Buying a distressed business comes with its challenges but can also provide some unmissable opportunities for those able to spot a good deal. When it comes to funding the purchase of a business in administration, however, you will need to consider your options carefully.
Using your own cash to fund the acquisition is, perhaps, the ideal scenario. It’s not always possible though, and other sources of funding are available.
Funding an acquisition
You may assume that a bank loan would be out of reach for those looking to buy a distressed business. It’s true that banks are extremely cautious about funding the purchase of failing businesses, and understandably so. However, all is not lost.
Why not consider:
Offering your assets as security
In the right situation, a purchaser might be able to obtain a bank loan for a distressed business purchase by offering their existing assets as security. This doesn’t come without its risks of course. If you secure the loan against a property, for example, you stand to lose that property if you fail to turn the failing business around or sell it on as a going concern.
Asset-based lending is a go-to solution for those purchasing a distressed business as it involves securing the loan against the tangible assets held within the target business. These could be sold off quickly to pay the bank back if necessary, so the bank is happy.
Using due diligence to convince the bank
Buying a struggling business doesn’t often leave you much time for a thorough due diligence process. However, if the due diligence you do undertake convinces you that the target business is a great deal and can be turned around quickly, the bank will probably see it that way too.
Approaching the bank to which the target owes money
This is a sneaky but effective way to raise the cash you need from a bank. The bank that is currently owed cash by the distressed business you want to buy is far more likely to help finance your turnaround project that an unrelated bank.
Alternative sources of lending
If you’re not having much luck at the bank, why not consider an alternative source of lending. Peer to peer lending, crowdfunding and private investment solutions are all options for those looking to buy a distressed business out of administration.
You will need to be able to demonstrate how the turnaround will look and how you will make a success of the business. Providing evidence of why the business failed in its existing form is also useful. Once again, if you are convinced that you’ve found a great deal and a winning opportunity, someone else is likely to agree.
Finding funding for a business purchase is often challenging and is likely to be even more difficult when the business you are buying is failing. However, you can often secure lending by keeping an open mind about your options and consider using a variety of funding solutions to raise the cash you need.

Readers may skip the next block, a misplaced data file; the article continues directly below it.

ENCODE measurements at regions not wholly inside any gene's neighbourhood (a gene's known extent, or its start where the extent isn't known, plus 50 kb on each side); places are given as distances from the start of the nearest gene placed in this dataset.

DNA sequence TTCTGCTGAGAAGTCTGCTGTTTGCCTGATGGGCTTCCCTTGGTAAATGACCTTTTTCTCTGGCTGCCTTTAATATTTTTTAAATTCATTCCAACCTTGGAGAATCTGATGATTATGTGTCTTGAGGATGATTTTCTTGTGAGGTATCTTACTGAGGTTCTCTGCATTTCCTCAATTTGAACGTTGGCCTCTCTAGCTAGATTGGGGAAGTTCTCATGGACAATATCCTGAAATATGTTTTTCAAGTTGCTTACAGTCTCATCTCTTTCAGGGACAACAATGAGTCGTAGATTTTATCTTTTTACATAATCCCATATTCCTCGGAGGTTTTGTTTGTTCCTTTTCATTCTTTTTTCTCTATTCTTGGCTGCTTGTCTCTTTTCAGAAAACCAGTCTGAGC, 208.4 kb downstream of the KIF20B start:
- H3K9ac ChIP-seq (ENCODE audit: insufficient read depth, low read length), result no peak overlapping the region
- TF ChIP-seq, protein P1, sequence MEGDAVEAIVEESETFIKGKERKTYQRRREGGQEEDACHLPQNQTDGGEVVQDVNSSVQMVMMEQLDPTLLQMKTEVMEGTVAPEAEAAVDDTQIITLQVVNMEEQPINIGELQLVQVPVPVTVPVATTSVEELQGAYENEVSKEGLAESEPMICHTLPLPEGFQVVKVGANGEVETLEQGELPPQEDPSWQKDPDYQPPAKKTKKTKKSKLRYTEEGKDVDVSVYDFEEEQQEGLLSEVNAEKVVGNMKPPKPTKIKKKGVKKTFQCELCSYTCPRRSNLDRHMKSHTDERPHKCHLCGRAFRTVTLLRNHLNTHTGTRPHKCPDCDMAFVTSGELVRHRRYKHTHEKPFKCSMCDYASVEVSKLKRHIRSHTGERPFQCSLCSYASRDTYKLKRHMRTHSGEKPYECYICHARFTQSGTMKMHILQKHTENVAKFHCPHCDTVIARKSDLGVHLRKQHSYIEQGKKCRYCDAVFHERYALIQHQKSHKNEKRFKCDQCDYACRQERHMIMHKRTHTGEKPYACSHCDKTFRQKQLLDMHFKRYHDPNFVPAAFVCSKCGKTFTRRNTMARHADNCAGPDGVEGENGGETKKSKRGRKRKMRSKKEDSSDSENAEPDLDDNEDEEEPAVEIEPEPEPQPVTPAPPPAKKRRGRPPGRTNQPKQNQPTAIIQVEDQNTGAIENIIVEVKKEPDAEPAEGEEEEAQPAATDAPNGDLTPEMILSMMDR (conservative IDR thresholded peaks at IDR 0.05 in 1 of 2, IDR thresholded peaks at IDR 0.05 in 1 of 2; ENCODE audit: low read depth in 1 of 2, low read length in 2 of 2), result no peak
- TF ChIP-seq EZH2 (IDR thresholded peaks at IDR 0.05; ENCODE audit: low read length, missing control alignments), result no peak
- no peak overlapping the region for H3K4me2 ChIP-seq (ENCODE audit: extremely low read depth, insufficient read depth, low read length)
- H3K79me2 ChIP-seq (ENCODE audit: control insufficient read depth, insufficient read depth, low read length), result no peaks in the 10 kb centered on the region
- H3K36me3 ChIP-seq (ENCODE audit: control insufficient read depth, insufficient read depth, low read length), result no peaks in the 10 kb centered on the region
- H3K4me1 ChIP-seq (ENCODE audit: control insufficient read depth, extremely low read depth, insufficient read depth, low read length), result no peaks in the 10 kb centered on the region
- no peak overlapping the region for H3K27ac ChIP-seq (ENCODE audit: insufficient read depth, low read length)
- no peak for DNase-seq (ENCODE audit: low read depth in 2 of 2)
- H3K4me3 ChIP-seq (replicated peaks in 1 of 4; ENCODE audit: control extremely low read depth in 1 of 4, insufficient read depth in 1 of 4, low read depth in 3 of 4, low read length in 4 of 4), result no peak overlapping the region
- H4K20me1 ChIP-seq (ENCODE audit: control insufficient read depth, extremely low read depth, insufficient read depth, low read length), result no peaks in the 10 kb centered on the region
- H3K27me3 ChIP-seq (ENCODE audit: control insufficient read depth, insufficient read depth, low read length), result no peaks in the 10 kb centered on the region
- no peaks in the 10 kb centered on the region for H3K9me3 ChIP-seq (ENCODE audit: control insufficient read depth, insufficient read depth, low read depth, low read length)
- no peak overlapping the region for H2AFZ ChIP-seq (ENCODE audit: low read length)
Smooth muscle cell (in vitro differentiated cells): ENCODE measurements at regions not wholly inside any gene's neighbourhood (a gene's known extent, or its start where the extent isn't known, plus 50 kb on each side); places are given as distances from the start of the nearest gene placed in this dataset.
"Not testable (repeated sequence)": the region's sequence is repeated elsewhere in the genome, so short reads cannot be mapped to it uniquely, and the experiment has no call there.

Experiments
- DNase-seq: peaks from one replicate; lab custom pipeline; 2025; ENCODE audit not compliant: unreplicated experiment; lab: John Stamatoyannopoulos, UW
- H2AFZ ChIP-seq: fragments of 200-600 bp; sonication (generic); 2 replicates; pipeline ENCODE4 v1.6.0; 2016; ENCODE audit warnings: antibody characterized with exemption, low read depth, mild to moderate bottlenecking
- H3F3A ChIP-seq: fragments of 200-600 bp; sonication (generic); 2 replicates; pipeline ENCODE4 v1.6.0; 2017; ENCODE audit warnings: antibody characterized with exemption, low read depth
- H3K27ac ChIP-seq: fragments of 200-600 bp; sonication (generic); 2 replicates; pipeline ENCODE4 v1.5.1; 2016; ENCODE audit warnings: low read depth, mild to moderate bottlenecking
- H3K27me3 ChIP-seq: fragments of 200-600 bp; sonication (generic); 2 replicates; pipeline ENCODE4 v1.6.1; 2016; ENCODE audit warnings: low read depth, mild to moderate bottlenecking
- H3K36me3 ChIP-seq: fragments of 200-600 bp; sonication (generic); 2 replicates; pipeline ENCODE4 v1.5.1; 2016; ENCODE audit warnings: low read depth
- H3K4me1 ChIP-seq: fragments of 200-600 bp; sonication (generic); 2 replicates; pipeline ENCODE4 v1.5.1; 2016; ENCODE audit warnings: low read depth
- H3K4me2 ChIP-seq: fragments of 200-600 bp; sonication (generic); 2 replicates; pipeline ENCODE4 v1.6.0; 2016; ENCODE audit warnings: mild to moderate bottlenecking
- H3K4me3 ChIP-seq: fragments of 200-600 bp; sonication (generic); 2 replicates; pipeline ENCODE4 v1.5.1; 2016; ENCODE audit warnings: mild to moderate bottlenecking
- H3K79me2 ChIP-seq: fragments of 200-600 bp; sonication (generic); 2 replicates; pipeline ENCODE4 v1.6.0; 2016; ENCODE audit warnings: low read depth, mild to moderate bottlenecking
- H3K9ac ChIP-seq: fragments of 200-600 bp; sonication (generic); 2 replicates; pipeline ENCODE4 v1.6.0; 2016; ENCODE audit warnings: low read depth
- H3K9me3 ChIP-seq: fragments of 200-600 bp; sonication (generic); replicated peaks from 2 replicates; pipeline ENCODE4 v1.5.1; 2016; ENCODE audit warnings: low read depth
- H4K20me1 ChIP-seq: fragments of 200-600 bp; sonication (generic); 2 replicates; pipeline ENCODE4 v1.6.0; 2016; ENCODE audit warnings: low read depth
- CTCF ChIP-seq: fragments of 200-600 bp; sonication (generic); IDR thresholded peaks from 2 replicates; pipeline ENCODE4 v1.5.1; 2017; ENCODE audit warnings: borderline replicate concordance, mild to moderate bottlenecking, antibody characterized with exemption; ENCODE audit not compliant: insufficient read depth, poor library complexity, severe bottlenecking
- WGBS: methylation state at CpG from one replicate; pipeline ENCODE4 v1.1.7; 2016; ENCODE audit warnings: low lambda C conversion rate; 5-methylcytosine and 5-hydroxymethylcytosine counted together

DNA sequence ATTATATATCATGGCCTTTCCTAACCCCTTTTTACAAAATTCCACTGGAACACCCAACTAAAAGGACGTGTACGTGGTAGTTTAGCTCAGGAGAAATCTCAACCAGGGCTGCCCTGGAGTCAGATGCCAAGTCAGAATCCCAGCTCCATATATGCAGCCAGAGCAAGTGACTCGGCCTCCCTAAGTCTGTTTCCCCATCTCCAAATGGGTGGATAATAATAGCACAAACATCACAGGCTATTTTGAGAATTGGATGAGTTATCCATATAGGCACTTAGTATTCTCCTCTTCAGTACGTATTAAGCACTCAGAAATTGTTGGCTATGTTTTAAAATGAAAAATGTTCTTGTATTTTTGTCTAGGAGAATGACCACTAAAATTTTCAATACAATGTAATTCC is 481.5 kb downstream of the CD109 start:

Funding a turnaround
As well as obtaining the right funding for your takeover, you need to factor in the cost of actually turning the business around. It is a fatal mistake to fail to factor in the working capital you will need to keep the business going and return it to profitability. You will be glad to hear there are a number of specialist lenders that can provide funding that can help.
Let’s look at some of the options you can consider:
This type of lending frees up the cash you have tied up in unpaid invoices. When a company is struggling, it may also experience cashflow problems caused by late or non-payment of invoices. An invoice financier will buy up these invoices from you and often chase up the debts themselves. They will hand over the invoice value to you up front but will keep a percentage of the total invoice value as their fee.
In September 2018, new laws were put forward by the UK Government to help prevent larger businesses from imposing restrictions on SMEs, which prevent them from making use of invoice financing. The National Chairman of the Federation of Small Businesses, Mike Cherry, welcomed the news, stating: ‘’The UK’s £1bn late-payment crisis sends thousands of firms to the wall every year. It needs to end’’
Private equity investment
A common source of funding for turnaround projects is private equity. Investment firms are set up by private investors who want to provide funding to projects that can make them a healthy profit. They may want a percentage of equity in your business in exchange for their cash injection, but they can make a huge difference to your ability to succeed in your turnaround project.
There are a growing number of businesses that are neither banks nor private equity providers, but who specialise in providing business finance. Many will offer a range of solutions and some offer both secured and unsecured lending, depending on your requirements and circumstances. These lenders are worth approaching if you’re looking for cash to help turn a business around after buying it out of administration.
Nucleus Commercial Finance, for example, recently agreed to lend a London-based law firm some £1.05 million to enable them to survive a crisis that could have seen them collapse. The law firm, that was operating as an LLP, had debt with a hedge fund managed by Promontoria. The lender suddenly hit them with a demand for repayment, which they could not afford. Instead of going under, they obtained a business loan with Nucleus, secured with a debenture over the LLP. It was also secured against property owned by a designated member.
So you see, there are almost always solutions to funding requirements – even when businesses are in dire straits. Not everyone that embarks on a turnaround project has the deep pockets needed to fund the entire process themselves. Thankfully, there are plenty of individuals, organisations and businesses out there who will want to share in your success.